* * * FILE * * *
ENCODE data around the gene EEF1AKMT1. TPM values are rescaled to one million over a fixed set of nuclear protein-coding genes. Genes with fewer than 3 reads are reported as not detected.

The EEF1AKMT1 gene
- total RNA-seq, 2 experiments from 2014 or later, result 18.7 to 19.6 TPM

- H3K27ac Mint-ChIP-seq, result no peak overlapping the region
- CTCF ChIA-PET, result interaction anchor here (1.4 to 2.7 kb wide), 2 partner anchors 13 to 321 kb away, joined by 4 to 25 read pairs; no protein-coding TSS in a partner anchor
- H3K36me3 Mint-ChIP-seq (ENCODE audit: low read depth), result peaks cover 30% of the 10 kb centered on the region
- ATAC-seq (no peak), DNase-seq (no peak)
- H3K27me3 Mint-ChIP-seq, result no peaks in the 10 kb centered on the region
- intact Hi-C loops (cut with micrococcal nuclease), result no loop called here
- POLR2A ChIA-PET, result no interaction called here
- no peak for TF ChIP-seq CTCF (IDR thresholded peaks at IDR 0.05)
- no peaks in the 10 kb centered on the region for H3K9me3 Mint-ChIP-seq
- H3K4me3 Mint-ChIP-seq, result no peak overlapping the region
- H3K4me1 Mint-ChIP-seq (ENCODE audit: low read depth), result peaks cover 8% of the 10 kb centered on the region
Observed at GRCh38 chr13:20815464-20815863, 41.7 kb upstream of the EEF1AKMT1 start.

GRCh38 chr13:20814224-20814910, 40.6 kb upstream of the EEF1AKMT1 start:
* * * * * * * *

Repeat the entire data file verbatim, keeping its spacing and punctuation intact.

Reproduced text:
ENCODE data around the gene EEF1AKMT1. TPM values are rescaled to one million over a fixed set of nuclear protein-coding genes. Genes with fewer than 3 reads are reported as not detected.

The EEF1AKMT1 gene
- total RNA-seq, 2 experiments from 2014 or later, result 18.7 to 19.6 TPM

- H3K27ac Mint-ChIP-seq, result no peak overlapping the region
- CTCF ChIA-PET, result interaction anchor here (1.4 to 2.7 kb wide), 2 partner anchors 13 to 321 kb away, joined by 4 to 25 read pairs; no protein-coding TSS in a partner anchor
- H3K36me3 Mint-ChIP-seq (ENCODE audit: low read depth), result peaks cover 30% of the 10 kb centered on the region
- ATAC-seq (no peak), DNase-seq (no peak)
- H3K27me3 Mint-ChIP-seq, result no peaks in the 10 kb centered on the region
- intact Hi-C loops (cut with micrococcal nuclease), result no loop called here
- POLR2A ChIA-PET, result no interaction called here
- no peak for TF ChIP-seq CTCF (IDR thresholded peaks at IDR 0.05)
- no peaks in the 10 kb centered on the region for H3K9me3 Mint-ChIP-seq
- H3K4me3 Mint-ChIP-seq, result no peak overlapping the region
- H3K4me1 Mint-ChIP-seq (ENCODE audit: low read depth), result peaks cover 8% of the 10 kb centered on the region
Observed at GRCh38 chr13:20815464-20815863, 41.7 kb upstream of the EEF1AKMT1 start.

GRCh38 chr13:20814224-20814910, 40.6 kb upstream of the EEF1AKMT1 start: